Workaholic Bob Munro (Williams) decides to repair his spoilt familys estrangement by dragging them to Colorado in a monstrous RV. Everything that can go wrong goes wrong, uniting the dysfunctional clan against ongoing disasters plus the kooky family wh
This film came out simply titled RV in the US, where Recreational Vehicles (or ridiculously big camper vans to the rest of us) are a beloved way of life. Supposedly at any given moment there are eight-and-a-half million of these things thundering along American roads. Since they go about four miles on a gallon of gas, this, at last, totally explains the Bush administration’s Middle East policy.
The good news — if you’re into the lightweight, slapstick family-road-trip genre begat by National Lampoon’s Vacation — is that it’s a Robin Williams comedy. The bad news is that it’s a Robin Williams comedy in which the characters learn the true meaning of family and it’s all meant to get quite, um, touching. So it’s pretty much interchangeable with a Steve Martin comedy. Speaking of comic talents gone soft, Barry Sonnenfeld’s downward career trajectory since the happy days of Addams Family, Get Shorty and Men In Black is painfully evident in an inoffensive film that is not entirely bereft of laughs, but milks the few it has to the point of tedium. These include the attack of the marauding raccoons, the indispensible sewage-disposal/shower-of-shit gag and Williams’ Chaplinesque antics rocking the RVover the precipice of Diablo Pass. (Perhaps, the sequel this so obviously sets up can incorporate the Grand Canyon, marauding bears and poison-ivy-as-toilet-wipes japes strangely left out this time.)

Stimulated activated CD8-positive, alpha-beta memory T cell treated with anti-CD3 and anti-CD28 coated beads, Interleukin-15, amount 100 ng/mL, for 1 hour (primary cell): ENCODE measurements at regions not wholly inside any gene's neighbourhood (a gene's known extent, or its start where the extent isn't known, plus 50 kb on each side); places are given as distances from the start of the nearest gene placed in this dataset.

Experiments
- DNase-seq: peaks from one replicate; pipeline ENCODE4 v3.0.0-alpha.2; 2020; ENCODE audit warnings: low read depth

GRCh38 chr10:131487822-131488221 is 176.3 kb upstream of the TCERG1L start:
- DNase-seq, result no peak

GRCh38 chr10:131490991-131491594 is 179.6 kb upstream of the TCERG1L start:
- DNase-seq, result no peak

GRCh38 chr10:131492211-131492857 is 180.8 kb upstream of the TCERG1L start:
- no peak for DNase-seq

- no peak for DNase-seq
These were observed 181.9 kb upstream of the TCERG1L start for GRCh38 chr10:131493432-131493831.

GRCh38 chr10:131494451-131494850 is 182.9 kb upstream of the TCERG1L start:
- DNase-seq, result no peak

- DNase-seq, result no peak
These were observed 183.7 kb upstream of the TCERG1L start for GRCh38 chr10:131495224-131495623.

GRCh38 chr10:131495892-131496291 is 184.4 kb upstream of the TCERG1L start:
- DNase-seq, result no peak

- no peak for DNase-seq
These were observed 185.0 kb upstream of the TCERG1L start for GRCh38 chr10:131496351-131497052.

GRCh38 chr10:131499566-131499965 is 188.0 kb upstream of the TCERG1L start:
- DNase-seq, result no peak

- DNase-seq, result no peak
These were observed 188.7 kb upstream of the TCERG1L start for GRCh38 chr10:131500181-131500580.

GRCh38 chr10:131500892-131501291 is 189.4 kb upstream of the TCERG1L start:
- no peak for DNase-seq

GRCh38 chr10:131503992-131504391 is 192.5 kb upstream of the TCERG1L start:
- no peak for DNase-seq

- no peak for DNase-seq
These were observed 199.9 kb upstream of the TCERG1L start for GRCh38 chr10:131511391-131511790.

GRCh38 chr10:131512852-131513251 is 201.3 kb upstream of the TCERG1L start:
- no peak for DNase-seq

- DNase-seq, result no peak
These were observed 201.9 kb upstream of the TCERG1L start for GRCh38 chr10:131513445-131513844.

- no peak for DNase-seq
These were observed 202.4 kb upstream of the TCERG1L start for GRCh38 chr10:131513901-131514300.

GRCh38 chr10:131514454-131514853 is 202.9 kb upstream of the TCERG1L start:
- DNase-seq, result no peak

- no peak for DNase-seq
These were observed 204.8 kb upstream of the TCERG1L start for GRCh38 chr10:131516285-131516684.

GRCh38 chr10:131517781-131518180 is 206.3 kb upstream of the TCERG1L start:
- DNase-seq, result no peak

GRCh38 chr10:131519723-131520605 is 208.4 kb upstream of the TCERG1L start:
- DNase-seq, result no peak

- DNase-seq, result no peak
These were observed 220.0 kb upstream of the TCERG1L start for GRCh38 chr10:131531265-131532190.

As this is a family-oriented picture, we have the obligatory sulking, insolent teenage daughter played by a pop princess (JoJo Levesque, who we must admit we wouldn’t be able to pick out of an identity parade despite her ‘multi-platinum-selling recording artiste’ CV) and the nicer, oddball kid brother (Josh Hutcherson as an insecure, weight-lifting 12 year-old rap fan). Bob’s exasperated wife Jamie is played by Cheryl Hines, who has honed her exasperated wifery skills up against Larry David in Curb Your Enthusiasm. This trio are so gratingly unpleasant to poor dad — who’s only secretly preparing a business proposal on his laptop in campground toilets to fund their pampered lifestyles — that we wish the movie was about the Gornickes instead.
They are the jolly Country & Western-loving tribe led by Jeff Daniels and Kristin Chenoweth, who keep coming to the Munros’ rescue despite their scornful ingratitude. As the dreaded Munro daughter exclaims: “What do they like about us? We’re not even that appealing!” How true.
Williams virtuoso hijinking and Daniels Huggy Bearish bonhomie save this from complete ignominy, but weve seen it all before.